Monday, November 25, 2013

This year's mincemeat - getting ready for Christmas

Just a quick post to remind any ambitious parties who are planning to embark upon making their own Christmas puddings, mincemeat or Christmas cake, stir-up-Sunday was just this weekend and it is perfect timing to get stuck-in and make your house smell like Christmas.

I wonder how much mincemeat I’ll be making this time next year? I’m so excited about getting started with the business I can barely concentrate on all the (still many, many) tasks at hand in order to start... This year I made a modest amount just for gifts, samples, and I’m reserving a special 400g of it to take back to my family in the UK in a couple of weeks time, to bake mince pies “for Father Christmas” with my niece and nephews.

I made this particular mincemeat with butter instead of the traditional suet, as suet suitable for baking is hard to come by in Japan and I wanted to see if I minded the non-traditional version. I’m pleased to report that I don’t mind at all! It is really lovely. Of course it also means that my vegetarian friends can enjoy the mincepies too.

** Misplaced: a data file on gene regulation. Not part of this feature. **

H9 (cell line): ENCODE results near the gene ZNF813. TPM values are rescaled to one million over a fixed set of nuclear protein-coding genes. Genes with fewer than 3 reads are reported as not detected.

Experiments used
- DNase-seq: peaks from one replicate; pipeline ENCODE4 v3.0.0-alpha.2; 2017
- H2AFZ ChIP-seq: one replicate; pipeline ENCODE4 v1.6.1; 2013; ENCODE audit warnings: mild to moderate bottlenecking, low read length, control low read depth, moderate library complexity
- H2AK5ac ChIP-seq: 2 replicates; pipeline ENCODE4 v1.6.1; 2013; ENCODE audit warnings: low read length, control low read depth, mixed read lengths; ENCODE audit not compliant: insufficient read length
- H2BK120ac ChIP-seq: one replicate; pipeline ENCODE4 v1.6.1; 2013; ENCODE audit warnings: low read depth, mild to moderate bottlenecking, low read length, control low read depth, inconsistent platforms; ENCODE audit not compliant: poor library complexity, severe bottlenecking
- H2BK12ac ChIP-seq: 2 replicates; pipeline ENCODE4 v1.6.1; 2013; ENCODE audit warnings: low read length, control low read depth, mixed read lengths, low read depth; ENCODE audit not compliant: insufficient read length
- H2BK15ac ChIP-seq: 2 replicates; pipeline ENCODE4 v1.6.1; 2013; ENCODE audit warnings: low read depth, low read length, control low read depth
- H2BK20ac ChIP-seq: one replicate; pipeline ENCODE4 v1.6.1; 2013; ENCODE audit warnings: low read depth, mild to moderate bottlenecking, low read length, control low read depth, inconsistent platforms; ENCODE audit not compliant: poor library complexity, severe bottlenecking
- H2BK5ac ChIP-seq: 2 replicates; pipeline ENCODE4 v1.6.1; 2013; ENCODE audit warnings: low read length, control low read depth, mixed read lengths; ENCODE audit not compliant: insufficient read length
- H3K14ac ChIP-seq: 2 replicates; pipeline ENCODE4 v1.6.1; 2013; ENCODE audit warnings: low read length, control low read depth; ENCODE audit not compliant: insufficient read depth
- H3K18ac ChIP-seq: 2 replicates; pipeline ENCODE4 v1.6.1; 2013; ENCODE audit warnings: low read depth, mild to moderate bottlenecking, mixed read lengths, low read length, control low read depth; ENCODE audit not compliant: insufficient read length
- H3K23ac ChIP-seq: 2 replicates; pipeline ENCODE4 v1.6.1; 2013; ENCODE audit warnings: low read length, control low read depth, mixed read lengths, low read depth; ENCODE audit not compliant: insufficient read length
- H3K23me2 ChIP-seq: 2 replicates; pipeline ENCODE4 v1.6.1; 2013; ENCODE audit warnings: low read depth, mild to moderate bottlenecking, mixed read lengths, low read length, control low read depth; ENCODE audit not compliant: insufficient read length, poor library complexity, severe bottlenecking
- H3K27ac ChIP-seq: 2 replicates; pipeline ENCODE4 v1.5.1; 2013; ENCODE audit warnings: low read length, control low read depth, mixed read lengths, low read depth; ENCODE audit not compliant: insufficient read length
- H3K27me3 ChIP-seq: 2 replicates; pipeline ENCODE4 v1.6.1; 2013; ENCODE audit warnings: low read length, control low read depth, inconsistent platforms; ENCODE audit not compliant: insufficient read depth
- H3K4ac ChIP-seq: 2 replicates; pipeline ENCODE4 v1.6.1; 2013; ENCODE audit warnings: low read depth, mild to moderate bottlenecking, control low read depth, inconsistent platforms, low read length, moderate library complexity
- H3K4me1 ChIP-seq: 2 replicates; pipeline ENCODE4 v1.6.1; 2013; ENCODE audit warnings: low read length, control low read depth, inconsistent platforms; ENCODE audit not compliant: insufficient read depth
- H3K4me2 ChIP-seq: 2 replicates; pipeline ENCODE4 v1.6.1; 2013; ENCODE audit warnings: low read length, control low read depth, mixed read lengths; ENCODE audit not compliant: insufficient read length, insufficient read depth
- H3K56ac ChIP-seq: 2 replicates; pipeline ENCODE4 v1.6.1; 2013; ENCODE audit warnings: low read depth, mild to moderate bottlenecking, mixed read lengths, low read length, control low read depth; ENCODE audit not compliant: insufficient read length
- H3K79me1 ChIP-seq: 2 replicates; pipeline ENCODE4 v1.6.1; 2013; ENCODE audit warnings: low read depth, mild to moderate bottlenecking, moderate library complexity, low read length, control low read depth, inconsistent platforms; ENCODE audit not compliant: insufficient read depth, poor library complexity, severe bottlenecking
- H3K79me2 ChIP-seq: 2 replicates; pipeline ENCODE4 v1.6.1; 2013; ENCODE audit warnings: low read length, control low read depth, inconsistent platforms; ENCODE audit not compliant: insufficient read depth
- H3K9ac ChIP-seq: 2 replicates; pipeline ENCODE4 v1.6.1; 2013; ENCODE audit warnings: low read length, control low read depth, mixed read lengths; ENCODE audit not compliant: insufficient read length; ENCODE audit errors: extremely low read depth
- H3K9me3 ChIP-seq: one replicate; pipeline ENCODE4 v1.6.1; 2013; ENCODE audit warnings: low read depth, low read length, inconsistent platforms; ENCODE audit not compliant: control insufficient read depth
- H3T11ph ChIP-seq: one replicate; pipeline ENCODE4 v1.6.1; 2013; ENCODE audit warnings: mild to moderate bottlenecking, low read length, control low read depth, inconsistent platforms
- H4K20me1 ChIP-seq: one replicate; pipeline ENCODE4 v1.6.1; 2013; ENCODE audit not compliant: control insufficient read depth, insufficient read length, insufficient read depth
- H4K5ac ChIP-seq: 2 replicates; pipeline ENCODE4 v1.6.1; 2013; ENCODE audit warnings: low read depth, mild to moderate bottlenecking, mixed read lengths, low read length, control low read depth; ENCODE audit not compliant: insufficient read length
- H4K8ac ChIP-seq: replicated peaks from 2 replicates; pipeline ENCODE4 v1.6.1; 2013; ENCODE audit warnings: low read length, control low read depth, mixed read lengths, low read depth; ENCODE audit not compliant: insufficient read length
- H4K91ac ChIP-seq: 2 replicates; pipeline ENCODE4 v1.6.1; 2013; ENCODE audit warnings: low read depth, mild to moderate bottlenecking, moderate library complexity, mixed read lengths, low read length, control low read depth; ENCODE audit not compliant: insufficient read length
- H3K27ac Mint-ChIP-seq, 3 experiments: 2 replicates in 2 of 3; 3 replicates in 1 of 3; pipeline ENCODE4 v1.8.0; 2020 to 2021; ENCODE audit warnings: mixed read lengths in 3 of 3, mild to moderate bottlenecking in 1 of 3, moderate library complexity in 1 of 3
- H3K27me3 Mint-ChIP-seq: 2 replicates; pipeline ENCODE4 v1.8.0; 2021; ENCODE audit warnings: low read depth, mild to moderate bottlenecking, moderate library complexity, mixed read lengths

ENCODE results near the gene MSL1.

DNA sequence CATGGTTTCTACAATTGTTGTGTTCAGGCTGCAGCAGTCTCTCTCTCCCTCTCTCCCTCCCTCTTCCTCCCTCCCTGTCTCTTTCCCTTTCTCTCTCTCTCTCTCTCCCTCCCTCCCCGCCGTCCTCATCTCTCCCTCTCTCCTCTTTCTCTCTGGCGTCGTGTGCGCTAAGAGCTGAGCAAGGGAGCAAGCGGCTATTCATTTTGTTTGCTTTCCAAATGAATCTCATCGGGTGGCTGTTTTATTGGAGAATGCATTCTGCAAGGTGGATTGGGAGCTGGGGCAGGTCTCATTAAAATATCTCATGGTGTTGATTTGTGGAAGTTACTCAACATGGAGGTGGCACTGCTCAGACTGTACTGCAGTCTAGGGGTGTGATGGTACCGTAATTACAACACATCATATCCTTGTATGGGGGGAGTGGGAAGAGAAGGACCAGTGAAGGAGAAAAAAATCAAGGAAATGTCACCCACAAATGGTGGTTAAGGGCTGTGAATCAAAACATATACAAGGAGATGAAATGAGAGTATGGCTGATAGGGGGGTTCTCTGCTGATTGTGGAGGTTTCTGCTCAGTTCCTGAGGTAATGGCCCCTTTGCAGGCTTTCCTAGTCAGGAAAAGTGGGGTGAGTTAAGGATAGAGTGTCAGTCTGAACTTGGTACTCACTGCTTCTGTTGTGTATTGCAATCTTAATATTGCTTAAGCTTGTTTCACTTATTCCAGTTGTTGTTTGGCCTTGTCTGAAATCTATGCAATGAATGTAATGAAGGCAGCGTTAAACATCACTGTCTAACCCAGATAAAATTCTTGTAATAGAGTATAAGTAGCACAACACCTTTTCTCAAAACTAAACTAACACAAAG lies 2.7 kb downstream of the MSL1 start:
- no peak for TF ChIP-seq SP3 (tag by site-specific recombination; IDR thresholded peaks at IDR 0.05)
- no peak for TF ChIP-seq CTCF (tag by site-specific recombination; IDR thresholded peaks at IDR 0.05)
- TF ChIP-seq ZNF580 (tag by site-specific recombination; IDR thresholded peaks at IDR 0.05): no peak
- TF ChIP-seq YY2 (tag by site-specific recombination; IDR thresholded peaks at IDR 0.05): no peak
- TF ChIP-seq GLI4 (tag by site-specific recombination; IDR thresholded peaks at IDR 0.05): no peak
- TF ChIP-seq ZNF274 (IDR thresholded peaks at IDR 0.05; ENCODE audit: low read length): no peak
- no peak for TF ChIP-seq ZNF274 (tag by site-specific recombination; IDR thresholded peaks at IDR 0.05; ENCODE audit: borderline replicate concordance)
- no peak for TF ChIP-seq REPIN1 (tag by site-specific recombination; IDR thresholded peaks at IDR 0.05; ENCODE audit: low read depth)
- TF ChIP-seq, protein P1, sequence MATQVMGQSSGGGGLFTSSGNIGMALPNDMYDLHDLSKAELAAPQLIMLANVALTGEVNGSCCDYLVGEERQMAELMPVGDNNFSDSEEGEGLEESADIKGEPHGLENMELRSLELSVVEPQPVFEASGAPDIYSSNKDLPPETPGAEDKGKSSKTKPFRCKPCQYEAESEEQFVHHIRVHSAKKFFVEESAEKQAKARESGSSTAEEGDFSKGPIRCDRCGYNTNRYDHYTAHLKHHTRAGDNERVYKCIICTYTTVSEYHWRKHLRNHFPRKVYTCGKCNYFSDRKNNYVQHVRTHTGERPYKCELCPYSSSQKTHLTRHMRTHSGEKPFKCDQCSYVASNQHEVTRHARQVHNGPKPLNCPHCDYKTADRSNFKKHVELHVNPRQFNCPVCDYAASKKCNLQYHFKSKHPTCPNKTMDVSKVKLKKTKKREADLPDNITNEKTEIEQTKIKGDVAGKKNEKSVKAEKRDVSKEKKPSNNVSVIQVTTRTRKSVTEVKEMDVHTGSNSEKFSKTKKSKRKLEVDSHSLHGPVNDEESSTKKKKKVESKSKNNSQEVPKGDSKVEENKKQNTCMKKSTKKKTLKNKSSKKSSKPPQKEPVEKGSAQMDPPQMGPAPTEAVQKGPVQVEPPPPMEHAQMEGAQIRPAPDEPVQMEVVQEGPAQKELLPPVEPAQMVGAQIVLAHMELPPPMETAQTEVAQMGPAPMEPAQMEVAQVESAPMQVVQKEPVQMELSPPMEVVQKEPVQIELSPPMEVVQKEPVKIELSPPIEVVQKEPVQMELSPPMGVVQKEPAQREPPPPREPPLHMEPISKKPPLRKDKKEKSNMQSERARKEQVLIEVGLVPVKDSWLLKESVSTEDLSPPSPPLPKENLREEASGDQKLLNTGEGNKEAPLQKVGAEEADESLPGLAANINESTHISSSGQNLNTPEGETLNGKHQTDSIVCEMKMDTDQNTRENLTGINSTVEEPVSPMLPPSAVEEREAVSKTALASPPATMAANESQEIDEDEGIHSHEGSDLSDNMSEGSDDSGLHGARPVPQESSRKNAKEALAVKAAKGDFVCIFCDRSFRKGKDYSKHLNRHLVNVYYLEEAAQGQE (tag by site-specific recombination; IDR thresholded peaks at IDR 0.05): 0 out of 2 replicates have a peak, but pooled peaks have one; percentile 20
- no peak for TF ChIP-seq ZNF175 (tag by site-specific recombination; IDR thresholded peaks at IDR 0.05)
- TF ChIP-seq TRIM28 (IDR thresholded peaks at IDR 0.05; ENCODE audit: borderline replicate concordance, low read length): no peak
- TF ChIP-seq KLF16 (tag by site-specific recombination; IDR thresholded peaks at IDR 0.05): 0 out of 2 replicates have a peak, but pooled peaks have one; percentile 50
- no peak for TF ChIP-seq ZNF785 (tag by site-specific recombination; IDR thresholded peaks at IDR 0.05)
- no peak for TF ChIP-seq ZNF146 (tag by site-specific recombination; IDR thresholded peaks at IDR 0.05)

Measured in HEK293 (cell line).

Here is the recipe I used, adapted from Delia Smith and Mary Berry's recipes.

  • 225g Bramley apples cored and chopped
  • 175g raisins
  • 110g sultanas
  • 110g currants
  • 25 chopped almonds
  • 110g butter
  • zest and juice 1 lemon
  • zest and juice 1 orange
  • 175g brown sugar
  • 60g dried apricots, chopped
  • 50g candied lemon peel
  • 60g candied orange peel
  • 1 teaspoon mixed spice
  • 1/2 teaspoon cinnamon
  • pinch of salt
  • 4 tablespoons of brandy (or preferred amount to taste)

  1. Combine all ingredients in a large pan and heat gently to melt the butter and sugar. Continue to heat through very gently for 10 minutes, stiring occasionally and leave to cool.
  2. Once cool, add your preferred amount of brandy and decant into sterilised jars. 
  3. Store the mincemeat in a cool dark place while the flavours develop further until you need it at Christmas.
Note that if you are using glass jars with metal lids, it's best to put a piece of plastic wrap between the lid and the jar to avoid any reaction between the lid and the acidic contents of the jar. 

The best thing about making your own mincemeat is that you can adapt the mix of dried fruit to your own tastes – just keep the total weight of dried fruit roughly the same as your recipe. Many recent recipes add cranberries, I like to add dried apricots, as I think they go fantastically with the almonds and brandy.

If you've also made your own British mixed spice and customised your blend of spices to your preference, then you’ll have a totally unique mincemeat of your own!

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